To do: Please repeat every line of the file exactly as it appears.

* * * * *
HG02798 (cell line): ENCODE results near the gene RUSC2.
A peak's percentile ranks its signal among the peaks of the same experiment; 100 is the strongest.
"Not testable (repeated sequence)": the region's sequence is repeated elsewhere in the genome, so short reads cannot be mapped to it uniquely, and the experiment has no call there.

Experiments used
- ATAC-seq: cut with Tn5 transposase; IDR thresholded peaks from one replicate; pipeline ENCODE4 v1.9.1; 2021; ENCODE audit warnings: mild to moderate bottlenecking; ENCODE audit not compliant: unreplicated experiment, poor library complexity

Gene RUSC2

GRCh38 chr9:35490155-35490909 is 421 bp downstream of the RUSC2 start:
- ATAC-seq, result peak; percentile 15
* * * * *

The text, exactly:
HG02798 (cell line): ENCODE results near the gene RUSC2.
A peak's percentile ranks its signal among the peaks of the same experiment; 100 is the strongest.
"Not testable (repeated sequence)": the region's sequence is repeated elsewhere in the genome, so short reads cannot be mapped to it uniquely, and the experiment has no call there.

Experiments used
- ATAC-seq: cut with Tn5 transposase; IDR thresholded peaks from one replicate; pipeline ENCODE4 v1.9.1; 2021; ENCODE audit warnings: mild to moderate bottlenecking; ENCODE audit not compliant: unreplicated experiment, poor library complexity

Gene RUSC2

GRCh38 chr9:35490155-35490909 is 421 bp downstream of the RUSC2 start:
- ATAC-seq, result peak; percentile 15